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The Grand Theft Auto video games ranked, from worst to best

Who’s better, Nico or Tommy, CJ or Franklin? Here’s our definitive ranking of the Grand Theft Auto video games.

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Grand Theft Auto video games ranked

Who’s better, Tommy or CJ, Nico or Franklin? Here’s our definitive ranking of the Grand Theft Auto video games.

First up, and let’s get this out of the way before gibbering internet simpletons start throwing their faeces around the comment section: this is not a scientific list. I haven’t polled ten thousand people, or even ten. Hell, I didn’t even ask around the office. This is one writer’s unilateral (but still entirely ironclad and unassailable, obviously) opinion on the best Grand Theft Auto video games.

Second important point: this only applies to the main series, multi-platform games in the Grand Theft Auto series. So in this list, Vice City is in (because it’s a standalone game) but The Ballad of Gay Tony isn’t, because it’s an add-on for Grand Theft Auto IV (Episodes from Liberty City doesn’t count as standalone, either). That means that some really great things – like Chinatown Wars or The Lost and the Damned – aren’t included, sadly. It also means we don’t get to mock London 1969 at great length.

And no, Grand Theft Auto: Online isn’t included as a separate entity, either, though it may or may not count towards the fifth instalment’s overall position. Let’s find out.

Also, profanity warning – this is an article about Grand Theft Auto, after all.

7. Grand Theft Auto (1997)

This is where it all started. But while Grand Theft Auto was revolutionary on its release in 1997, it really doesn’t hold up well today. Most of the elements that we know and love – theft, murder, and general rampaging merriment – are all there, but it’s just not all that much fun to play anymore. It feels clunky, it looks to have aged terribly, and is probably best left in your rose-tinted memory banks.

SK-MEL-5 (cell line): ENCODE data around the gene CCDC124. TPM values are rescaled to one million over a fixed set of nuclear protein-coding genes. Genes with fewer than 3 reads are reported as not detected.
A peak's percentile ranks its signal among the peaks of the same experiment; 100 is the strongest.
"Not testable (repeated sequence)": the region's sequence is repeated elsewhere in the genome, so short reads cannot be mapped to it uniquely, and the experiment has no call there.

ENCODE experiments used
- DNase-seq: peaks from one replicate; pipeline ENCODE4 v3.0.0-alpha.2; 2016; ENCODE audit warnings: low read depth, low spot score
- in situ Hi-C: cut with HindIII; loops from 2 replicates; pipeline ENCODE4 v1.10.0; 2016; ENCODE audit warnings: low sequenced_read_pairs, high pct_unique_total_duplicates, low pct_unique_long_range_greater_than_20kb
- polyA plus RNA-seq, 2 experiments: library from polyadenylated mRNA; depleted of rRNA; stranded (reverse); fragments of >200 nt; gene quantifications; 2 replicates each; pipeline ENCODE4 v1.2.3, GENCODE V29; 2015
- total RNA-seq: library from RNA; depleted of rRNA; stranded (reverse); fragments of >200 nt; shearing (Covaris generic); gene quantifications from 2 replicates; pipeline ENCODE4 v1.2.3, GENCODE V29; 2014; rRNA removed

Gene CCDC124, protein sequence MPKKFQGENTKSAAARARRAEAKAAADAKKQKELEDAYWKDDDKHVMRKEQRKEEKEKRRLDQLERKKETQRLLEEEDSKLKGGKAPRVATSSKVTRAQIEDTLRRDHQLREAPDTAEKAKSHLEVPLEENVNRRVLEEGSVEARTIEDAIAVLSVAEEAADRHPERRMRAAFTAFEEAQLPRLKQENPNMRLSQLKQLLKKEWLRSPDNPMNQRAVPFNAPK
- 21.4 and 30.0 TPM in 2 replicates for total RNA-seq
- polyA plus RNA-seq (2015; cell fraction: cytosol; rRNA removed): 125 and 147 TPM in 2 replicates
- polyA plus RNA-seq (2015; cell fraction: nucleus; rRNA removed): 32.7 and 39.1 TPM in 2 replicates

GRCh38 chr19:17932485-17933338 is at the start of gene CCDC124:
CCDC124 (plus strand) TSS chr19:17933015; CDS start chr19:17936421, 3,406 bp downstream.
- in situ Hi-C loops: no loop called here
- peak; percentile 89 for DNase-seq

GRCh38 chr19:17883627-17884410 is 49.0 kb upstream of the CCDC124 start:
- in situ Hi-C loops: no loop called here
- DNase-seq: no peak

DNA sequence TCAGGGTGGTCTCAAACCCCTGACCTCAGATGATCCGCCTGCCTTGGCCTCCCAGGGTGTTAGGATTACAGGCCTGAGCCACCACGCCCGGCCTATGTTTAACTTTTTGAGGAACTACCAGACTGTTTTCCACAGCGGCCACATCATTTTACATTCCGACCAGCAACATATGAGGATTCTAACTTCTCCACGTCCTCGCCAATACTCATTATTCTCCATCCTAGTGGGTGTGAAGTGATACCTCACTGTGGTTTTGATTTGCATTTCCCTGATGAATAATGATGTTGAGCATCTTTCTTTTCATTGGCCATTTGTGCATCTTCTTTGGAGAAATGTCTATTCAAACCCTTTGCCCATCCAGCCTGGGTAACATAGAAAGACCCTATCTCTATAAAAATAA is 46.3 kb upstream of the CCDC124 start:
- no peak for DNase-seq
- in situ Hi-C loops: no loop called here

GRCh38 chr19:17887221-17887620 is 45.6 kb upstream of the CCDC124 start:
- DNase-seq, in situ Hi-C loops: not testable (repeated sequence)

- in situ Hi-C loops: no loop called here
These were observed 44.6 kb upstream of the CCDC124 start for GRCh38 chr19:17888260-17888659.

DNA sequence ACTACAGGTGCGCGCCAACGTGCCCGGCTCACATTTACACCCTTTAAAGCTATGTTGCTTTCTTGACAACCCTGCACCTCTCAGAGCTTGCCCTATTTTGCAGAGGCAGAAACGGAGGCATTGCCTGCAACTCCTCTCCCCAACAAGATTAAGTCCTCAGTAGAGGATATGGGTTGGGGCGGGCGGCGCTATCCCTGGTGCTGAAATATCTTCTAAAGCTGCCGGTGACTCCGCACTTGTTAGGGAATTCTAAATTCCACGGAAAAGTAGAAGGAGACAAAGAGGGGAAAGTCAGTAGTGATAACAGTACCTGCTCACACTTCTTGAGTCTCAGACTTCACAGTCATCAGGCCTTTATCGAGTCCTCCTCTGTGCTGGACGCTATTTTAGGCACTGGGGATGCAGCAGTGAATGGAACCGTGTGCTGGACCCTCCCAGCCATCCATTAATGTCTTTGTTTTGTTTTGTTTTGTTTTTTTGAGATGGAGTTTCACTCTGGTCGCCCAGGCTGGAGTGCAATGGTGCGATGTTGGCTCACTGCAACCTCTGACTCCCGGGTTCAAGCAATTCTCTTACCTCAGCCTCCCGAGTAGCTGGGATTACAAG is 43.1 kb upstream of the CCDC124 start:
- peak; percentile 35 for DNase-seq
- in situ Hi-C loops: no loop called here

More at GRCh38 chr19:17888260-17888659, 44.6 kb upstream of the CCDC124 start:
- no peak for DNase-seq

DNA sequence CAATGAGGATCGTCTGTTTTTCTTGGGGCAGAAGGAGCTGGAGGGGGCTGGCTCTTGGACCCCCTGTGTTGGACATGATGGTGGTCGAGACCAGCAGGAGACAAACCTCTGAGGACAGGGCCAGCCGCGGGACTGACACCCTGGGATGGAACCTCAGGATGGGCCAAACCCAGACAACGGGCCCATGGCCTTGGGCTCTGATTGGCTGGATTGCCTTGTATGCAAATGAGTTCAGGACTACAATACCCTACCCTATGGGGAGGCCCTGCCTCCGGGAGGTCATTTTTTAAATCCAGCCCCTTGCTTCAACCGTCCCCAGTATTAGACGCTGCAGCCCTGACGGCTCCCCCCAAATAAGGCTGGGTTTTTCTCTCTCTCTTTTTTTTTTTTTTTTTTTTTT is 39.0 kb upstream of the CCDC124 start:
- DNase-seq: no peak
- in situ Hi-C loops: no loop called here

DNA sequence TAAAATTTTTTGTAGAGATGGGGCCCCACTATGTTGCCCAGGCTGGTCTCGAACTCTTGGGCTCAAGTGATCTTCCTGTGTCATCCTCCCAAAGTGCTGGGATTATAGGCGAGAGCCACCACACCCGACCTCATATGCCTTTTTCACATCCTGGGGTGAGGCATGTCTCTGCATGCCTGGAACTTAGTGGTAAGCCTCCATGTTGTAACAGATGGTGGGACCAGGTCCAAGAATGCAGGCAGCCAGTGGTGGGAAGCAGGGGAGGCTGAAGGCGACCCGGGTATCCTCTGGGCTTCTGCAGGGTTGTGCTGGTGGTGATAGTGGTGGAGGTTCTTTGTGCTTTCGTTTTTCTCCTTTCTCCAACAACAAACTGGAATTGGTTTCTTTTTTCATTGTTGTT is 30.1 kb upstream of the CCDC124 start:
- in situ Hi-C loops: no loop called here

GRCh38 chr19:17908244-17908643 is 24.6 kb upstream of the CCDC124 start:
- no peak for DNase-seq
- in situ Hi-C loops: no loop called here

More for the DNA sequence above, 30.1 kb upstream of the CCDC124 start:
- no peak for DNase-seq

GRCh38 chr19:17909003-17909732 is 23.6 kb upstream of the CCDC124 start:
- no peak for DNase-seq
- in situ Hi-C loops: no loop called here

6. Grand Theft Auto 2 (1999)

I promised myself this wasn’t just going to be a list progressing in chronological order, and therefore following the evolution of technology and Rockstar Games’ ambition, but here we are. Grand Theft Auto 2 suffers from exactly the same issues as its predecessor: it feels like a dinosaur compared with its newer, younger brothers and sisters, and even comes off poorly compared to indie titles like Hotline Miami.

5. Grand Theft Auto 3 (2001)

Shit… we’re still going chronologically, aren’t we? Grand Theft Auto’s first foray into three dimensions was a massive step forward for the series and shaped everything we know and love, but this definitely feels like a first effort. The gameplay is all there, but the story and charm of the games that followed – particularly its stablemates, Vice City and San Andreas – just aren’t there in Grand Theft Auto 3. Hell, I can’t even tell you what the game’s protagonist is called, that’s how much of an impact the story had on me. It feels like a work in progress, but when it got there? Boy, did it get there.

4. Grand Theft Auto IV (2008)

There we go, we’ve broken the chronological stretch. In many respects, Grand The

Hey cousin, it’s me, Roman! You want to go bowling?

Hmm. That’s annoying. In many respects, Grand Theft Auto IV is a remarkable game. It takes all of the ambition and scope of-

Hey, Nico! It’s Roman! We should hang out sometime!

Shut up, Roman. Can’t you see I’m trying to praise your stupid game here? Grand Theft Auto IV is a technical leap forward for the series, with a-

Nico! Cousin! Why don’t you call me back? We need to get a beer, man!

Fuck you, Roman. And fuck you, Rockstar, for putting a bloody mobile phone in this game, and giving every jerk in said game my number, and not giving me the option to switch it off or even put it on silent. I’m going to go play Vice City instead.

3. Grand Theft Auto: Vice City (2002)

Ah, now we’re talking. Vice City was the first time the series really embraced the possibility offered by its unique position, sitting in the intersection of the Venn diagram that contains both video games and the best cop dramas and crime capers, most notably, Miami Vice and Scarface. Vice Ci

Mission failed! You killed Lance!

Vice City was the first time the series transcended itself, moving from–

Mission failed! You killed Lance!

Look, it’s not perfect, alright? Some ropey mission design and suicidally bad AI (read: Lance) is a massive pain in the–

Mission failed! You killed Lance!